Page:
Most cop are lazy cowards, this is right up their alley. Busting some old lady having a garage sale is safe, easy, and they can get their Christmas shopping done early by putting all her for-sale stuff, and even some of the stuff that wasn't for-sale, in the evidence locker and then accidentally "losing" it.

    You can't spell "corruption" without C-O-P...

  • Phillip M Hotchkiss Malta, Mt
    Oct. 17, 2012 12:37 p.m.

    They my be trying to find a way to tax you on the items you sell .the goveremnt wants their cut

  • UtahBlueDevil Durham, NC
    Oct. 17, 2012 12:24 p.m.

    This is really really really funny. A journalist who works in the domain of publishing, can't detect the difference between reselling copyrighted materials that have distribution agreements vs selling your old Ford. Good grief, this guys wasn't selling his personal used text books, he was creating a grey market for new, never used copyrighted materials.

    To the comments about different pricing in different countries, the Bush administration pressed forward a law the made it a criminal offense for Americans to buy US pharma products in Canada because they were cheaper to buy there than in their own country of origin. This happens all the time. Prices around the world sometimes are higher then here, and sometimes lower than here - largely based on the whim or the manufacture.

    Lets not get all excited by an article that was agin purely written for shock journalistic intent, and really left huge holes in the understanding of the law being challenged here.

  • lket Bluffdale, UT
    Oct. 17, 2012 11:39 a.m.

    it is the way things are going capitalism out of control and its going to get worse since super pacs can do as they like but never have to pay for lies or slander.

  • Chachi Charlottesville, VA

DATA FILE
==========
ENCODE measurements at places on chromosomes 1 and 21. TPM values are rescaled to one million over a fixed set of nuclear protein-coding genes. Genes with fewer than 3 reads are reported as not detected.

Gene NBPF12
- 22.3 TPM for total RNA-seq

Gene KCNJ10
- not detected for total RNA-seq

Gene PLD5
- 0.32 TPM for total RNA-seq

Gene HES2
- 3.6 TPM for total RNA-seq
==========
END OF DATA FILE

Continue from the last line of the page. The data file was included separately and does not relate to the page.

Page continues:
Oct. 17, 2012 11:38 a.m.

    Don't believe the media hype. There is no possibility that the Supreme Court will outlaw garage sales. They probably granted cert specifically to slap down the appeals court precedent.

  • GiuseppeG Murray, Utah
    Oct. 17, 2012 11:06 a.m.

    Another reason to buy exclusively "Made in the USA" products?

  • killpack Sandy, UT
    Oct. 17, 2012 10:58 a.m.

    Why do nine people get to decide whether 300 million people may or may not have a garage sale?

  • fresnogirl Fresno, CA
    Oct. 17, 2012 10:38 a.m.

    Yard sales help in recycling as perfectly good items that one person doesn't need anymore can be used by another instead of ending up in a landfill and forcing the other person to buy the item new. How would this be enforced? I'm telling you, for example, the Fresno PD have bigger fish to fry than cracking down on yard sales!

    Oct. 17, 2012 10:20 a.m.

    Wow, what an impact that would have on commerce in America! You can only sell items with permission that may ask for a percent of the sale?

    At least Americans would probably stop buying things they don't need!

    But for me it sure would make Canada look more attractive!

  • Phargo Rexburg, ID
    Oct. 17, 2012 10:18 a.m.

    It seems the textbook company created the problem when they sold the same textbook for a different price somewhere else. University bookstores, in the U.S. at least, have long taken the blame for expensive textbooks. However, it's an outdated business model on the part of the publishing companies that has created this problem. Before the tablet age, having to print and release a new textbook every couple years was understandable, albeit expensive for students, to keep things current. Given the introduction of the digital/tablet age, however, the cost of publishing and updating content for textbooks should present a legitimate business case for more level pricing around the world. This case before the Supreme Court may then be unnecessary and avert the fallout of unintended consequences.

  • CWEB Orem, UT
    Oct. 17, 2012 9:51 a.m.

    I'm sellin stuff anyway...the masses won't stand for that!

  • DC Alexandria, VA
    Oct. 17, 2012 9:06 a.m.

    Seems like the SCOTUS would be able to look at this and realize it doesn't pass the smell test. I don't think they will make a decision that will outlaw yard sales - a bit too draconian, even for them.

  • Hutterite American Fork, UT
    Oct. 17, 2012 8:50 a.m.

    This is silly. And it's going to make scofflaws out of the lot of us.